Lourie celebrates his 30th anniversary on the bench this year, having been appointed to the U.S. Court of Appeals for the Federal Circuit by President George H.W. Bush in 1990.
“Judge Lourie has shown each of us—a full generation of clerks—his enthusiasm for the law and his deep care for us not only during our clerkships but throughout our careers,” write the more than four dozen former law clerks who nominated Lourie for the award. “His inquisitive nature and his thirst for learning have infected us. He taught us the importance of handling matters with humility and humor and treating everyone with respect. He showed us his judicial style: to keep things simple and convey truth.”
Lourie began his career not in law but in chemistry. After earning an undergraduate degree from Harvard in 1956, he went on to earn a master’s degree in organic chemistry from the University of Wisconsin in 1958 and a doctorate in chemistry from the University of Pennsylvania in 1965. He earned his law degree from Temple University in 1970. He worked as a chemist for Monsanto, then worked as a chemist, literature scientist, and patent agent at Wyeth Labs. Before being nominated to the Federal Circuit, he was combining his twin passions of law and chemistry as vice president for corporate patents and trademarks and associate general counsel for SmithKline Beecham Corporation.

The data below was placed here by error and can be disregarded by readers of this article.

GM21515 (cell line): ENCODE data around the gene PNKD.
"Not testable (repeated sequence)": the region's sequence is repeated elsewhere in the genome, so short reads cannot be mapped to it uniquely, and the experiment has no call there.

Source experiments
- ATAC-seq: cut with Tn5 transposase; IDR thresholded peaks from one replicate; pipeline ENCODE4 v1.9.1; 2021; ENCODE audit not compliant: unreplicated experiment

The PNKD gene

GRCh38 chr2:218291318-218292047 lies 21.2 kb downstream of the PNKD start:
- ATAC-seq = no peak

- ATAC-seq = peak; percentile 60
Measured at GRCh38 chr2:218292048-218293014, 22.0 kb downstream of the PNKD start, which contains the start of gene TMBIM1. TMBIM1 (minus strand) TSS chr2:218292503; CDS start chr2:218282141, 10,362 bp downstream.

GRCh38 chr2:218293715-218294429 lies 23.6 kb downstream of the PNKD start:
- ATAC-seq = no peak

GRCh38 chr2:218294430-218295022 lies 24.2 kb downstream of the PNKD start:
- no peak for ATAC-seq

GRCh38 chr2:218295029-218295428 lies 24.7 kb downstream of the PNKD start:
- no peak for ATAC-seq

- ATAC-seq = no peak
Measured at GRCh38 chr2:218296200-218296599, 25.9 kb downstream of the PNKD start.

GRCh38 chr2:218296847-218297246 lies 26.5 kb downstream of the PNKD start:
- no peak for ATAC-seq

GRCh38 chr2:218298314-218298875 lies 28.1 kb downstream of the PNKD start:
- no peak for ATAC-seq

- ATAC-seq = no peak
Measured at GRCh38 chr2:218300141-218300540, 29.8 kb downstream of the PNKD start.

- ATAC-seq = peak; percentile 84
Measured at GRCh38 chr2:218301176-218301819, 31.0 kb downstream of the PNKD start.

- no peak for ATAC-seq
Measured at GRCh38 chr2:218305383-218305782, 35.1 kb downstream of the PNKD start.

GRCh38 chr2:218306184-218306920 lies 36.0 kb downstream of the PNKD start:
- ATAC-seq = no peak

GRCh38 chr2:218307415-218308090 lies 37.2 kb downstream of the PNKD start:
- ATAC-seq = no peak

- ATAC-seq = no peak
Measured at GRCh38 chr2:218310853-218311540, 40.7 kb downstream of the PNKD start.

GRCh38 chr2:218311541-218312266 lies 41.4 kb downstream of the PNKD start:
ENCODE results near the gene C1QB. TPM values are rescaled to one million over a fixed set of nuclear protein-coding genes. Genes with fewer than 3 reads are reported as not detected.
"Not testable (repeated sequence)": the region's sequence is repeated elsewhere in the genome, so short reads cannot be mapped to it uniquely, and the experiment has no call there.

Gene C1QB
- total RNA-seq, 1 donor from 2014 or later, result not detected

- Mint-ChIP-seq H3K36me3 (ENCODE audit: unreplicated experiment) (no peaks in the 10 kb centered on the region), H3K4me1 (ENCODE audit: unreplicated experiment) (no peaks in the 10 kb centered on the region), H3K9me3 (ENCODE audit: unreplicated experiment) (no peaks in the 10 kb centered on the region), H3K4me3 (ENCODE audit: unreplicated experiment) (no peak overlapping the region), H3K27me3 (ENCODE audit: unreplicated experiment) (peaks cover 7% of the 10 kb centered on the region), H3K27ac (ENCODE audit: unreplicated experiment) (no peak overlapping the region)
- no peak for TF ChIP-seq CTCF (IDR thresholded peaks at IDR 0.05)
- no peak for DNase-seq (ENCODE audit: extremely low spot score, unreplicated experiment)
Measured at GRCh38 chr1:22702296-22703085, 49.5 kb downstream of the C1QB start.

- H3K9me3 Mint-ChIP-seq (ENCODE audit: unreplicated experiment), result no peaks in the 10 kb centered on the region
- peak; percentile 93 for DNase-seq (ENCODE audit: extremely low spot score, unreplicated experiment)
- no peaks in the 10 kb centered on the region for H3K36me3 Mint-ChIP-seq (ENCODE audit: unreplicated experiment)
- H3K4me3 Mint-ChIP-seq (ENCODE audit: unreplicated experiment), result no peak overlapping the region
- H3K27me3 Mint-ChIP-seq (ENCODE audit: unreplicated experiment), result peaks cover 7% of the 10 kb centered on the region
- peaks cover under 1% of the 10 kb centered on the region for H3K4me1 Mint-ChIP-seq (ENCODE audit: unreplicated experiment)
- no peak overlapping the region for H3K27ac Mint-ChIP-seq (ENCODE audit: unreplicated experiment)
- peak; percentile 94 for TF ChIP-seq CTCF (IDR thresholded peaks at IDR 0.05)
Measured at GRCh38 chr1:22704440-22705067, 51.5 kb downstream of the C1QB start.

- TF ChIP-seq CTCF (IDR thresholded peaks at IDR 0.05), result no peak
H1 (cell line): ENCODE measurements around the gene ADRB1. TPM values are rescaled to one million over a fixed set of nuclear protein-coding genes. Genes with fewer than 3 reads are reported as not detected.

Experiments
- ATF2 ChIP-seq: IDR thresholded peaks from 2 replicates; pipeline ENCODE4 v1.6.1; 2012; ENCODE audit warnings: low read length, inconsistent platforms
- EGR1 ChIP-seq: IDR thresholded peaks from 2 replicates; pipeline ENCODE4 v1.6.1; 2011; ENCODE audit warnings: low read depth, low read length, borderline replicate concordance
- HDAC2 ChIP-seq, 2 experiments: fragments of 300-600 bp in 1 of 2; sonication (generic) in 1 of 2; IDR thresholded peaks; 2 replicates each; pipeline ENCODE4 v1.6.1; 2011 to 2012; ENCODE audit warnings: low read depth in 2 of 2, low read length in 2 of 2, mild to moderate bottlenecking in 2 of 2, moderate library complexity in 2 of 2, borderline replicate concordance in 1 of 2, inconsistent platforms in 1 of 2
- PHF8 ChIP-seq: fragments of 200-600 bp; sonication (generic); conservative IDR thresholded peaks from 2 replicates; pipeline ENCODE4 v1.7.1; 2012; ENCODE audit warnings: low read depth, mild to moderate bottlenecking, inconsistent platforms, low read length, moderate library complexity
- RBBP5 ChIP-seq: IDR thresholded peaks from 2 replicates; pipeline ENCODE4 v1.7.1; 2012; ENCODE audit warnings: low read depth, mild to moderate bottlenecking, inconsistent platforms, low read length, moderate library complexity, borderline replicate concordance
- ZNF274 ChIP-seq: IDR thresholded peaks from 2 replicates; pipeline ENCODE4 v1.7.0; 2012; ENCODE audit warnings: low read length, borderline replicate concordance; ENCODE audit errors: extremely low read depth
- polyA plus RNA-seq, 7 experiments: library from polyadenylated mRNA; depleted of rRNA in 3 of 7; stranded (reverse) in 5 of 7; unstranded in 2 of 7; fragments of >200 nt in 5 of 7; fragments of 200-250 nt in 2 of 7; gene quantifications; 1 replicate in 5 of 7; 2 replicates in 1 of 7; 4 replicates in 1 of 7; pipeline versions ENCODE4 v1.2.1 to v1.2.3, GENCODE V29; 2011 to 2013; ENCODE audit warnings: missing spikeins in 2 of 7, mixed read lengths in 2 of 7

Lourie has long been active in the intellectual property community. Before his appointment as judge, he served as president of the Philadelphia Patent Law Association and served on the boards of directors of both the American Intellectual Property Law Association and the Intellectual Property Owners Association, for example. Since joining the court, he has also received awards from such organizations as the American Intellectual Property Law Association, Intellectual Property Owners Association, Boston Patent Law Association, Philadelphia Intellectual Property Law Association, New York Intellectual Property Law Association and New Jersey Intellectual Property Law Association. Lourie is an honorary member of the Giles S. Rich American Inn of Court in Washington, D.C.
The American Inns of Court, headquartered in Alexandria, Virginia, inspires the legal community to advance the rule of law by achieving the highest level of professionalism through example, education, and mentoring. The organization’s membership includes nearly 30,000 federal, state, and local judges; lawyers; law professors; and law students in nearly 370 chapters nationwide. More information is available at home.innsofcourt.org.